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@mbertheau At a syntactic level, i'd start by * move contains-in? update-in-maybe and the two inline fns at bottom into their own defns, with docstrings. they're pretty simple functions, but inline fns dramatically increase the analytical surface area * encapsulate the update-in-maybe steps and the initial js->clj step into their own defns as well, with docstrings * rewrite init as a simple pipeline over those fns, e.g. (-> js-product-form-data convert-to-clj update-formats) Semantically, this fn is traversing a nested-maps data structure using paths and applying formatting changes at various places in the structure. If the consumer of this isn't just a user-facing view and additional semantic transformations are performed on the structure, it may be worth looking at a library called Specter, from Nate Marz, of Storm, Cascalog and Lambda Architecture fame: Hope that helps.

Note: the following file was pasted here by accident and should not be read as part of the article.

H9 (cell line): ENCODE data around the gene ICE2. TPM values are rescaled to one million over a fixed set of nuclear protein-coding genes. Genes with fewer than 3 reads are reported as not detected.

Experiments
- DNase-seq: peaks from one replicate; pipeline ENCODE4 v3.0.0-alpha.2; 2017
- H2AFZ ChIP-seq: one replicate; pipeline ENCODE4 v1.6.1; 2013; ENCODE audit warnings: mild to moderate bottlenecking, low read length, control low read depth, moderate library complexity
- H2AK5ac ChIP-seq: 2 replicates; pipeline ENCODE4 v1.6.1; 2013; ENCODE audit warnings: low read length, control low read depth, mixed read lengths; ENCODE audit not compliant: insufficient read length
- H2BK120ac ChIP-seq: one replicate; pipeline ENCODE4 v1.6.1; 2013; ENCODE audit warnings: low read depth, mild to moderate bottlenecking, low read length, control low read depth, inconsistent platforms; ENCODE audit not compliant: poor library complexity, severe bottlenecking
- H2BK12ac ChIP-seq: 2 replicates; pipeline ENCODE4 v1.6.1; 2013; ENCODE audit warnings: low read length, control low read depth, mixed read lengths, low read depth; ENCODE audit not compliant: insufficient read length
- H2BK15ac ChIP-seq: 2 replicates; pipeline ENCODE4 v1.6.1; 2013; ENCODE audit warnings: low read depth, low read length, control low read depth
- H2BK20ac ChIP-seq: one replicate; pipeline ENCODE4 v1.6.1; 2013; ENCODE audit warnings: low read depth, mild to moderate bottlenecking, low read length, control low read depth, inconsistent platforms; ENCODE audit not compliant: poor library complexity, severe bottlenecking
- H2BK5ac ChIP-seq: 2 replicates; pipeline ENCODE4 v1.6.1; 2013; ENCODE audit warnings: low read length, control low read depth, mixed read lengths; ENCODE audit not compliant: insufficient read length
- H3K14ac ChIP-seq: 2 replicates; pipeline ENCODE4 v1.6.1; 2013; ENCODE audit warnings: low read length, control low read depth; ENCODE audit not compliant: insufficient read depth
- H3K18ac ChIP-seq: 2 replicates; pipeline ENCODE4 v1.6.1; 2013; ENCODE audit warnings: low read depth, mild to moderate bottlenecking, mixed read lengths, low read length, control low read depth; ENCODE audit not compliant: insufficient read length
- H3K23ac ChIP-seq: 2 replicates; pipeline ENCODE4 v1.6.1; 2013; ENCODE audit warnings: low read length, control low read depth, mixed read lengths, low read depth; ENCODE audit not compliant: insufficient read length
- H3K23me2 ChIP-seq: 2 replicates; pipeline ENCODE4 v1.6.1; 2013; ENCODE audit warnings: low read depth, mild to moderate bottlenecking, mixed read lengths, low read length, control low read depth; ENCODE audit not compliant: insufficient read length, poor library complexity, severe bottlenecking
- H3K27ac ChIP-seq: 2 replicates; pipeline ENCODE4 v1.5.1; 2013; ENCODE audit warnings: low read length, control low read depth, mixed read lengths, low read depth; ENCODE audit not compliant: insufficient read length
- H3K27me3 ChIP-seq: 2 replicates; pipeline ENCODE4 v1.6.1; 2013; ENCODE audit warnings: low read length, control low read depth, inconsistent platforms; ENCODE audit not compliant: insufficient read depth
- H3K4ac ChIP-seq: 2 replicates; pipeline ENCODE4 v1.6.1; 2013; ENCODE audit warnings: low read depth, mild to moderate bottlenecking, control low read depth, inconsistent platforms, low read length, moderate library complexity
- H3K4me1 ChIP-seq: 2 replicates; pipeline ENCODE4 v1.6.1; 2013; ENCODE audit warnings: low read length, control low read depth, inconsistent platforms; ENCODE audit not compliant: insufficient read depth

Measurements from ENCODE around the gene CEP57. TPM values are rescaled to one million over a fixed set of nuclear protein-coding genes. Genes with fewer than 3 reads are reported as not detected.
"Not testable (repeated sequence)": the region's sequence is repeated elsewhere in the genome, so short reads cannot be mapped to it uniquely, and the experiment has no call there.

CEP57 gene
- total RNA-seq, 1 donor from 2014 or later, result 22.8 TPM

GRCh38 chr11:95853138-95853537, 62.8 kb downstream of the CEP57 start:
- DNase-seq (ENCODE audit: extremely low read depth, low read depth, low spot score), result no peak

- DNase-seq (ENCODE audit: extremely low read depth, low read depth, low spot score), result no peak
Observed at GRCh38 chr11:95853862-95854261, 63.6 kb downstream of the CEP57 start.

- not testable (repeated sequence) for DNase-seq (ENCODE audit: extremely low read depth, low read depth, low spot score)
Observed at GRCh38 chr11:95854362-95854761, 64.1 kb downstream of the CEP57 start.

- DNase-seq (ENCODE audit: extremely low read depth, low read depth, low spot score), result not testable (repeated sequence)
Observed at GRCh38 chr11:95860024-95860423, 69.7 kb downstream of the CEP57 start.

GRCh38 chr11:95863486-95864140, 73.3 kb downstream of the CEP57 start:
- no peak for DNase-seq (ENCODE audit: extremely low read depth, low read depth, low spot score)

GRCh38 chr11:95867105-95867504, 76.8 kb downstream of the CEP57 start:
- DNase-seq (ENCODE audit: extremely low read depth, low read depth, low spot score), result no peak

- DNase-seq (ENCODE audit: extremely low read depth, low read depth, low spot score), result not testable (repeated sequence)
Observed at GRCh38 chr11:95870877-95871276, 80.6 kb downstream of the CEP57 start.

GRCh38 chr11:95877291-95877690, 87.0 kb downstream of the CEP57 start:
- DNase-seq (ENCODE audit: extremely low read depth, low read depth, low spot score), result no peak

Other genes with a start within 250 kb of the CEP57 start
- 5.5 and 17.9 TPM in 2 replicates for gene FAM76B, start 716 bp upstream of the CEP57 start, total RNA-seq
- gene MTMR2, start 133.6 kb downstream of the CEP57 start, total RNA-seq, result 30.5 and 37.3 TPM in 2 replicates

@jonahbenton: Thanks a lot! Specter certainly looks interesting.


@mbertheau contains-in? might not be strictly necessary


update-in is sufficient, you can move the nil check into there i believe


@mbertheau @ghadi yeah, though update-in will return a structure with new maps in intermediate levels in the path if they didn't exist before, and then each transformation may want to be wrapped in an fnil